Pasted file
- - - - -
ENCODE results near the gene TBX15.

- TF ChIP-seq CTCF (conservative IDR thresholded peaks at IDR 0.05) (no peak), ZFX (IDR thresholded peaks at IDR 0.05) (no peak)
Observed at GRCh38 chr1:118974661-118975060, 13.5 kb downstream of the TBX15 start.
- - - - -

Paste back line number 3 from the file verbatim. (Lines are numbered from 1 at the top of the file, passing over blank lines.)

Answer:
Observed at GRCh38 chr1:118974661-118975060, 13.5 kb downstream of the TBX15 start.